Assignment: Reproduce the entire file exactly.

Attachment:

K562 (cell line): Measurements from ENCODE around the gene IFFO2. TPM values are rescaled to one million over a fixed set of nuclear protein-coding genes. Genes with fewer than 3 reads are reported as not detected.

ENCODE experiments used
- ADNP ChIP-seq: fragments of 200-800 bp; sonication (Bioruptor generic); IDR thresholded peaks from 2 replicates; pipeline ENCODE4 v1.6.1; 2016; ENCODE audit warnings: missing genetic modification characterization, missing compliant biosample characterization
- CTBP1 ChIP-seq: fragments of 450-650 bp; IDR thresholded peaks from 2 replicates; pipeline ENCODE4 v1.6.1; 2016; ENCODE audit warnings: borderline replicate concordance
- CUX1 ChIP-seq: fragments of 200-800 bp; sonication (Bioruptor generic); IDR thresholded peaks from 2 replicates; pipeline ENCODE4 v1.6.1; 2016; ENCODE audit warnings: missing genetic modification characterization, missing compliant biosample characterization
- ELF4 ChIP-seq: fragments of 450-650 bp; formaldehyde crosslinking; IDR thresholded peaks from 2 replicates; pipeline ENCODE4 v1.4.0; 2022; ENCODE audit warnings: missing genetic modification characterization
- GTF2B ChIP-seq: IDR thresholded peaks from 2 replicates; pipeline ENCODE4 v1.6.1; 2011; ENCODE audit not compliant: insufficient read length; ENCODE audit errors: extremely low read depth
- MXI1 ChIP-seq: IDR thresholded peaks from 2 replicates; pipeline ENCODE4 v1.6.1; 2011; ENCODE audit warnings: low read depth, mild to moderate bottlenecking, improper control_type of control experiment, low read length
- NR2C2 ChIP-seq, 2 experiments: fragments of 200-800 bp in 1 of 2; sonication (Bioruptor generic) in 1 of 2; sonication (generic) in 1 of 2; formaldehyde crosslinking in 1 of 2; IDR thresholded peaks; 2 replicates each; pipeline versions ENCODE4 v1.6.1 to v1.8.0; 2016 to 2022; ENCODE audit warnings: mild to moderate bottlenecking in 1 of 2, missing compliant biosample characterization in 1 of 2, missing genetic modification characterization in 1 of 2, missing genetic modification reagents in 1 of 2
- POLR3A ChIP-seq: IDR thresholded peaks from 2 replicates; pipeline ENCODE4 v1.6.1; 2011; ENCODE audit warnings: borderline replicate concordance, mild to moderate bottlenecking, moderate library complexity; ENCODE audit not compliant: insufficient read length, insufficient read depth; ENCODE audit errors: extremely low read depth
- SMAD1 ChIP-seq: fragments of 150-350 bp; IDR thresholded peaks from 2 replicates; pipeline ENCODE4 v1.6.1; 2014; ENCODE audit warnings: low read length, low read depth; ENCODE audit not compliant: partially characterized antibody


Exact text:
K562 (cell line): Measurements from ENCODE around the gene IFFO2. TPM values are rescaled to one million over a fixed set of nuclear protein-coding genes. Genes with fewer than 3 reads are reported as not detected.

ENCODE experiments used
- ADNP ChIP-seq: fragments of 200-800 bp; sonication (Bioruptor generic); IDR thresholded peaks from 2 replicates; pipeline ENCODE4 v1.6.1; 2016; ENCODE audit warnings: missing genetic modification characterization, missing compliant biosample characterization
- CTBP1 ChIP-seq: fragments of 450-650 bp; IDR thresholded peaks from 2 replicates; pipeline ENCODE4 v1.6.1; 2016; ENCODE audit warnings: borderline replicate concordance
- CUX1 ChIP-seq: fragments of 200-800 bp; sonication (Bioruptor generic); IDR thresholded peaks from 2 replicates; pipeline ENCODE4 v1.6.1; 2016; ENCODE audit warnings: missing genetic modification characterization, missing compliant biosample characterization
- ELF4 ChIP-seq: fragments of 450-650 bp; formaldehyde crosslinking; IDR thresholded peaks from 2 replicates; pipeline ENCODE4 v1.4.0; 2022; ENCODE audit warnings: missing genetic modification characterization
- GTF2B ChIP-seq: IDR thresholded peaks from 2 replicates; pipeline ENCODE4 v1.6.1; 2011; ENCODE audit not compliant: insufficient read length; ENCODE audit errors: extremely low read depth
- MXI1 ChIP-seq: IDR thresholded peaks from 2 replicates; pipeline ENCODE4 v1.6.1; 2011; ENCODE audit warnings: low read depth, mild to moderate bottlenecking, improper control_type of control experiment, low read length
- NR2C2 ChIP-seq, 2 experiments: fragments of 200-800 bp in 1 of 2; sonication (Bioruptor generic) in 1 of 2; sonication (generic) in 1 of 2; formaldehyde crosslinking in 1 of 2; IDR thresholded peaks; 2 replicates each; pipeline versions ENCODE4 v1.6.1 to v1.8.0; 2016 to 2022; ENCODE audit warnings: mild to moderate bottlenecking in 1 of 2, missing compliant biosample characterization in 1 of 2, missing genetic modification characterization in 1 of 2, missing genetic modification reagents in 1 of 2
- POLR3A ChIP-seq: IDR thresholded peaks from 2 replicates; pipeline ENCODE4 v1.6.1; 2011; ENCODE audit warnings: borderline replicate concordance, mild to moderate bottlenecking, moderate library complexity; ENCODE audit not compliant: insufficient read length, insufficient read depth; ENCODE audit errors: extremely low read depth
- SMAD1 ChIP-seq: fragments of 150-350 bp; IDR thresholded peaks from 2 replicates; pipeline ENCODE4 v1.6.1; 2014; ENCODE audit warnings: low read length, low read depth; ENCODE audit not compliant: partially characterized antibody